A recent survey performed by the American Society of Plastic surgeons has found the impending recession to have caused people to delay plastic surgery and consider non-surgical cosmetic procedures such as anti-wrinkle injections, dermal fillers, and laser skin treatments.
The association surveyed 100 women who were considering plastic surgery in March and then again in October and found that 59% said recent changes in the economy have had an impact on their plans for plastic surgery, compared with 50% in March. Also, 48%, of women surveyed during October said that the economic slowdown had made them less likely to book a consultation with a cosmetic surgeon, a marked increase of 18% since March, when 30% felt that way.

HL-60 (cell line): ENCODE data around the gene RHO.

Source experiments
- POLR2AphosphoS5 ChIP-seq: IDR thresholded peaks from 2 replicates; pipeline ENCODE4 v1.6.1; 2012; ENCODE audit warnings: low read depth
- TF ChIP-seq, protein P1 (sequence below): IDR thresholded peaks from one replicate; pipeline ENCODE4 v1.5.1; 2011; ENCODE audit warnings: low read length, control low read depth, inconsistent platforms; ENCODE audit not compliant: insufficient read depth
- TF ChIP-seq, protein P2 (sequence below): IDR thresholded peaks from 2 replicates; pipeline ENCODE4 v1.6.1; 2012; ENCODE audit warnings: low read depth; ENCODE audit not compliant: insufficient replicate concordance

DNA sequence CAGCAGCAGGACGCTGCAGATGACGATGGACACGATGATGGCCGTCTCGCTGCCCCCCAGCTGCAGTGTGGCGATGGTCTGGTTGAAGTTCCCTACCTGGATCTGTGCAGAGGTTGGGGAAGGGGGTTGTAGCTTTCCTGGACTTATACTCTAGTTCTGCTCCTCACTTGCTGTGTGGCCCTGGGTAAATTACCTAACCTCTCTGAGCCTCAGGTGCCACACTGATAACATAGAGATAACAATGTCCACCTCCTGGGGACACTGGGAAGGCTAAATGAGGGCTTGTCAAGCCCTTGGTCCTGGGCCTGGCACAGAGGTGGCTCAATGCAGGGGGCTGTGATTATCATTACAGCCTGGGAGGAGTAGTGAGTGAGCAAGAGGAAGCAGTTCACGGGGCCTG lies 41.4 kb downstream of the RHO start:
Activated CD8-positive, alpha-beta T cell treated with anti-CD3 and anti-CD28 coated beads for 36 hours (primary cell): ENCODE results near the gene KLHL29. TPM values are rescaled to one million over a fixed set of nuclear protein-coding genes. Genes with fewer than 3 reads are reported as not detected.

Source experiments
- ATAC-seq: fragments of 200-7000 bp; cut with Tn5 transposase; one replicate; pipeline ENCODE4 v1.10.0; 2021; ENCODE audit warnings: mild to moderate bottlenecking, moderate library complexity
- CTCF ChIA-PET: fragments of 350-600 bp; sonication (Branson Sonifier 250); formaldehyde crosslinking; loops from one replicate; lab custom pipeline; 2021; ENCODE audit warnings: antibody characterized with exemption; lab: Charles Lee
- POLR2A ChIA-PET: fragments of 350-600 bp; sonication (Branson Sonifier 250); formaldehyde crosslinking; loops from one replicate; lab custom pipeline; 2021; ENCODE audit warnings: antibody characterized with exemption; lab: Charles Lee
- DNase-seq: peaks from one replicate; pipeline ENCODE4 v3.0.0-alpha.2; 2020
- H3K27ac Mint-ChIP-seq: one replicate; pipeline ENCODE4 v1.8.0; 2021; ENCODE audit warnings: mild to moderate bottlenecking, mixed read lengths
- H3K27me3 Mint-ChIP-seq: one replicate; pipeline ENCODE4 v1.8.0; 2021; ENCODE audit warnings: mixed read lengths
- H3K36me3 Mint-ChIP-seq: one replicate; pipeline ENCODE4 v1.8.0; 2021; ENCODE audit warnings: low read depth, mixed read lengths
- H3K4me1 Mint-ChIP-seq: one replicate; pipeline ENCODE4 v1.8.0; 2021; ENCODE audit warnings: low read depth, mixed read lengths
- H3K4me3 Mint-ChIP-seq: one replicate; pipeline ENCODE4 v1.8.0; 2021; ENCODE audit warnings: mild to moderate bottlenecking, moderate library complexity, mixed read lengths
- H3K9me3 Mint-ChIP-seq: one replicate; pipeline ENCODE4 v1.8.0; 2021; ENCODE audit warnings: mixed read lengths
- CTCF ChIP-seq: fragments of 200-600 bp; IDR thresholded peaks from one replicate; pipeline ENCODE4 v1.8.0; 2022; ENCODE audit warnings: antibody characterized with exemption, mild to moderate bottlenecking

Possibly the most significant result for the aesthetic medicine industry, however, is that 27% said they were considering less expensive options, compared with 20% earlier in the year.
Richard D’Amico, ASPS president, commented, “It appears more consumers are choosing the less invasive cosmetic procedures, both to give them a boost or to buy time if they need to postpone a more costly invasive surgical procedure because of the economic downturn.”
In a concurrent survey among its surgeon members, ASPS discovered that while 62% reported a decrease in plastic surgery procedures performed, some 73% reported an increased or stable demand for procedures such as anti-wrinkle injections, chemical peels and dermal fillers.